science experiment idea for a recipe in mind using mint and mustard, but didn't have time last month to give it a whirl. Then my neighbor gifted me with a big bowl of garden fresh tomatoes, peppers and zucchini, and I knew that it was time to roll up the ol' sleeves and cook. I made one major change to my original idea though...
Vegetable-Stuffed Chicken Breasts with Orange Cream Sauce
1/2 cup zucchini, julienned
1/2 cup carrots, julienned
1 Tbsp butter
2 Tbsp fresh mint leaves, minced
2 boneless chicken breasts
salt and pepper
1/8 cup parmesan cheese
1 Tbsp butter
2 Tbsp minced garlic
1/2 cup white wine
1/8 cup orange juice concentrate
1/2 cup chicken stock
1/2 cup water
3/4 cup heavy cream
1/2 tsp crushed rosemary
Preheat oven to 350 degrees.
Melt the butter in a skillet while you chop the veggies.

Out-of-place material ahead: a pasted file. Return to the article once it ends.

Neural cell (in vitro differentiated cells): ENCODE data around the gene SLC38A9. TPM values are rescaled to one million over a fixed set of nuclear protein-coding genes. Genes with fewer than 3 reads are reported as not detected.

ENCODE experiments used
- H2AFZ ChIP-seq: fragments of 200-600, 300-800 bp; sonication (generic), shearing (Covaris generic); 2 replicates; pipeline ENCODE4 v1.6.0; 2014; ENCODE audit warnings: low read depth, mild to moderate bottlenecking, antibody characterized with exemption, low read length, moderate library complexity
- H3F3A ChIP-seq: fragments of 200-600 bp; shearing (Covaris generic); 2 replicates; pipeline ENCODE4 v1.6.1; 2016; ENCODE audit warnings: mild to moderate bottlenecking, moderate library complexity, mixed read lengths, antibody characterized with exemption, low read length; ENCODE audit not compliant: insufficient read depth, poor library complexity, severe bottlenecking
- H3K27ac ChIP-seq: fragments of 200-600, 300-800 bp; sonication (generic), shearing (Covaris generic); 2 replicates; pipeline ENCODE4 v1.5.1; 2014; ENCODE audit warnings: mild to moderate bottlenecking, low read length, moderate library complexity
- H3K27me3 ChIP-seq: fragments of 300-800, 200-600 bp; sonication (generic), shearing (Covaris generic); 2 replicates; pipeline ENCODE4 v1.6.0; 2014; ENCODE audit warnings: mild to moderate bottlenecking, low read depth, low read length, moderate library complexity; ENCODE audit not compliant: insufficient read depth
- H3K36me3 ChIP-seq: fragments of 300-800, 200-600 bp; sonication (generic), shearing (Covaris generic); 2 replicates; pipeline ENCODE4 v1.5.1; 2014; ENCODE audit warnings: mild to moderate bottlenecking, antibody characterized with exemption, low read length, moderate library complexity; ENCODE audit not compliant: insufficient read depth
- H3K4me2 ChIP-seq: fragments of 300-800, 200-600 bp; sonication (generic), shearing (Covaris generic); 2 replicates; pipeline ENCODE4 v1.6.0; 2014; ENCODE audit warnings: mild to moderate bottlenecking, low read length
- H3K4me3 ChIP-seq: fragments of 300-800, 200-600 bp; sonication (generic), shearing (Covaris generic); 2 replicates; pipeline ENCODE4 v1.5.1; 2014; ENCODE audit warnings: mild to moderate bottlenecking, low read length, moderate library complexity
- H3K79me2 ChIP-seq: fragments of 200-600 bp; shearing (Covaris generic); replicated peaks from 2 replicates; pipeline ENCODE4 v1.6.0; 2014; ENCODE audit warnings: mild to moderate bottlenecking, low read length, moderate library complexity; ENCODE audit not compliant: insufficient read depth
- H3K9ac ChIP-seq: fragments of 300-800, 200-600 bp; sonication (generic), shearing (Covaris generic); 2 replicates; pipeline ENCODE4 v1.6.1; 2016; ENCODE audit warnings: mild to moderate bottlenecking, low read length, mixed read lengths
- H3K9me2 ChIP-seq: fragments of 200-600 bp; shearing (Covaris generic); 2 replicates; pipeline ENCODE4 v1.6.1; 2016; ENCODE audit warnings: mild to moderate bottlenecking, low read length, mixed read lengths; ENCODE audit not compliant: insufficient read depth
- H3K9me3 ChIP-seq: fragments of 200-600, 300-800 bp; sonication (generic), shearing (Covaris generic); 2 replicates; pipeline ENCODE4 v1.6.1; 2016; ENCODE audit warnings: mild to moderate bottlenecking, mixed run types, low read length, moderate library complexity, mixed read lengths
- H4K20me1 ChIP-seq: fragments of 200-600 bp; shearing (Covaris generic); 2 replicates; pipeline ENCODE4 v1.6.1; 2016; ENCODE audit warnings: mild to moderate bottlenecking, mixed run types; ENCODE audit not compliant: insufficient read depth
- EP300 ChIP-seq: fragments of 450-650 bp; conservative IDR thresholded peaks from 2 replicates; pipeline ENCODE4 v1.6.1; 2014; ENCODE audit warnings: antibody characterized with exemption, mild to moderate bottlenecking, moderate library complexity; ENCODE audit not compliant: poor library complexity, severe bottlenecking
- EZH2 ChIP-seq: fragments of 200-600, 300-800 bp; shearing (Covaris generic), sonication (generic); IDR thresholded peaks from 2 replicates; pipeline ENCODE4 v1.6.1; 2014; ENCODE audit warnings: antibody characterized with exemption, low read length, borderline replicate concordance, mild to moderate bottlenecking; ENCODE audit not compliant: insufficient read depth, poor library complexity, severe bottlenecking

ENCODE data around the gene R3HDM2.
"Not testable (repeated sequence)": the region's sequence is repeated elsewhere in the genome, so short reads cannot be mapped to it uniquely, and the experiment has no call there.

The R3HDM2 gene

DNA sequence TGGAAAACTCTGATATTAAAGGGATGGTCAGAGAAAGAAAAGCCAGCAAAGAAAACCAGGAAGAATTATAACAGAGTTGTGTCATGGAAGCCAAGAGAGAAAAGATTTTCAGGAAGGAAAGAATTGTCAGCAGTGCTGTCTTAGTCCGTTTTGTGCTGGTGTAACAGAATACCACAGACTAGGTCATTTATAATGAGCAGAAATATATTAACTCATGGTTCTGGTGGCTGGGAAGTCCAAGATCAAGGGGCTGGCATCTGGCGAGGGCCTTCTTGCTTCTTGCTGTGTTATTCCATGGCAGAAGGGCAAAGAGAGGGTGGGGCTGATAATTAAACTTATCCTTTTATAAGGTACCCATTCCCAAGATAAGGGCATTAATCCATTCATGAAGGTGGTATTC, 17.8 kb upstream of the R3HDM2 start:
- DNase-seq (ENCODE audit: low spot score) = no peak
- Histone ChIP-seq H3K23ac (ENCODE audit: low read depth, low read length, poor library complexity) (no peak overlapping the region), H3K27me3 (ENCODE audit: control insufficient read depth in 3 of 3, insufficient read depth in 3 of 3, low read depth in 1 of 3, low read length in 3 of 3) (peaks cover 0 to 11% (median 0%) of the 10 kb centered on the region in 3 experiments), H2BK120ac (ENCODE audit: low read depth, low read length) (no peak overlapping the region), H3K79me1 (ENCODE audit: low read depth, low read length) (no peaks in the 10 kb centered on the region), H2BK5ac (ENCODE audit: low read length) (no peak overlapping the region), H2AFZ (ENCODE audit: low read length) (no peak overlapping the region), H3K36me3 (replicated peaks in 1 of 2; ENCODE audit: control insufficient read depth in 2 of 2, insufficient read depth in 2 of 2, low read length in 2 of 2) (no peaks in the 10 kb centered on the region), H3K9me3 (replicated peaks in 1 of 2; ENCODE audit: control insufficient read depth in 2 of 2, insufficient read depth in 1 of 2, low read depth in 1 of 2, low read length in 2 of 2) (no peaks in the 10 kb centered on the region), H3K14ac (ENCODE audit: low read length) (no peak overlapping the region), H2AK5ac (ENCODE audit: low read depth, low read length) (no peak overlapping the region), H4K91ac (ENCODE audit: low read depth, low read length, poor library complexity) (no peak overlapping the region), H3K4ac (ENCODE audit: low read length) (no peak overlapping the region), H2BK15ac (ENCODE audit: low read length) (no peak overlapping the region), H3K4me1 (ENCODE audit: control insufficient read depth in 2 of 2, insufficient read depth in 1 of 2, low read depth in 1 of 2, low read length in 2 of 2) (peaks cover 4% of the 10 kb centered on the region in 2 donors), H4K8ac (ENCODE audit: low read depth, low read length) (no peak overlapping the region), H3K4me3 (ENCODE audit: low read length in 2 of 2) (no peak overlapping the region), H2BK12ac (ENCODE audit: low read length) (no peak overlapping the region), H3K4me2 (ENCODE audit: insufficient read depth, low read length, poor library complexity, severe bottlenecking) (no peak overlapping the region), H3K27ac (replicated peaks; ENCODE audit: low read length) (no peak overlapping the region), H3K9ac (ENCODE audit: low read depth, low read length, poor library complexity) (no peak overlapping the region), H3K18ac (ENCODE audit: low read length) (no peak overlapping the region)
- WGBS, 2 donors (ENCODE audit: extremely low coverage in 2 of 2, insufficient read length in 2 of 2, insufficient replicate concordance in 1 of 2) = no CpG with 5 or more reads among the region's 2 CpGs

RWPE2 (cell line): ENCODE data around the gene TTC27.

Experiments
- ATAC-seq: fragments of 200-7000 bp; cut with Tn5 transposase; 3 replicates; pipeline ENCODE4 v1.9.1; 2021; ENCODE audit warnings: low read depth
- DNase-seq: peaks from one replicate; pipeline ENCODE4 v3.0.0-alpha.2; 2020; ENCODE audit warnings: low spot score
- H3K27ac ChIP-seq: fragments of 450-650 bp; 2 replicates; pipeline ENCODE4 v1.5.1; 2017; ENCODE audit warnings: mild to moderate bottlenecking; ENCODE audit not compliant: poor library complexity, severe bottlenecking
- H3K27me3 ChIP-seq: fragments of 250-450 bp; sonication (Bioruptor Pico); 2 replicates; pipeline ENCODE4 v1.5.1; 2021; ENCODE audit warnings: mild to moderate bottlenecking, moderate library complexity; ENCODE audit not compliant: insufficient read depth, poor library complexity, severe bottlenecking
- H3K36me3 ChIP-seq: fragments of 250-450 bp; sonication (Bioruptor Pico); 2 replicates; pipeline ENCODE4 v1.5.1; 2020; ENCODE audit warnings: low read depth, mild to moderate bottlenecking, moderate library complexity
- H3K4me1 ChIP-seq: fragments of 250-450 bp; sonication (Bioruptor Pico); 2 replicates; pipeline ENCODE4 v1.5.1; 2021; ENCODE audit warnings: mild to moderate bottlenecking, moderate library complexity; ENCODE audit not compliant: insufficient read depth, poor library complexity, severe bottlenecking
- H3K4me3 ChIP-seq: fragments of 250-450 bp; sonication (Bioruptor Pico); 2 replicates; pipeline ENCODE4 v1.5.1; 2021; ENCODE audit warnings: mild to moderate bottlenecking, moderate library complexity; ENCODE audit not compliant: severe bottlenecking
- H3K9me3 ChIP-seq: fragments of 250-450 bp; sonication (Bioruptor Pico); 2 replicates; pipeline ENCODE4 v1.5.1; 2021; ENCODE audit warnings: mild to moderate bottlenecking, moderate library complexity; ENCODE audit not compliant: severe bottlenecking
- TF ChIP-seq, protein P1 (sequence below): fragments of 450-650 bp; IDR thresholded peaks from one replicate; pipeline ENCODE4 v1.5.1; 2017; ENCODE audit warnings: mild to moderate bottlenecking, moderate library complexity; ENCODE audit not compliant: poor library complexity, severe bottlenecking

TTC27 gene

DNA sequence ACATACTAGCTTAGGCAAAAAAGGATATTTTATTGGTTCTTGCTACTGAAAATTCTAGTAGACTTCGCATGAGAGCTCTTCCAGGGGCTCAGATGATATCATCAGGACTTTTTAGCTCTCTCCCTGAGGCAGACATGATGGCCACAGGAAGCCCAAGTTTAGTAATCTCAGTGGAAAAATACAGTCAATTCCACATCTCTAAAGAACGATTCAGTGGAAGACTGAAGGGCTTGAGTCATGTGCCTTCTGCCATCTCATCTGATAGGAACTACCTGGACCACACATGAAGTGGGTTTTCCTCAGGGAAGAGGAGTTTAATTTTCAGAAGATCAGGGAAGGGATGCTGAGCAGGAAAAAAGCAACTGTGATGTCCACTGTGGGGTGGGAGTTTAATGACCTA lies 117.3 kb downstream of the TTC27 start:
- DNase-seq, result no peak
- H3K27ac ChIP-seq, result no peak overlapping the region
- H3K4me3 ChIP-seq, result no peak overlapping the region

Add the carrots and zucchini to the skillet and saute for a few minutes, shaking the pan occasionally.
Remove the veggies to a bowl and toss with the mint.
Put the chicken breasts in a heavy freezer bag (one at a time) and pound the hell out of them with a kitchen mallet or rolling pin until the chicken is about 1/4 inch thick.
Lay the chicken out flat on a plate and sprinkle with salt and pepper and 1/2 of the parmesan cheese.
Spoon half of the veggie mixture onto the chicken and then roll the breast up with the veggies inside. Secure with a toothpick if you want.
Place the breast, seam-side down, into an 8" square baking pan that's been sprayed with non-stick.
Do the second breast, then grate some fresh pepper over the top of them.
Toss the chicken into the oven for 20-30 minutes, until done.
Melt the second tablespoon of butter in the skillet, then add the garlic. Cook for a couple of minutes, being careful not to burn the garlic.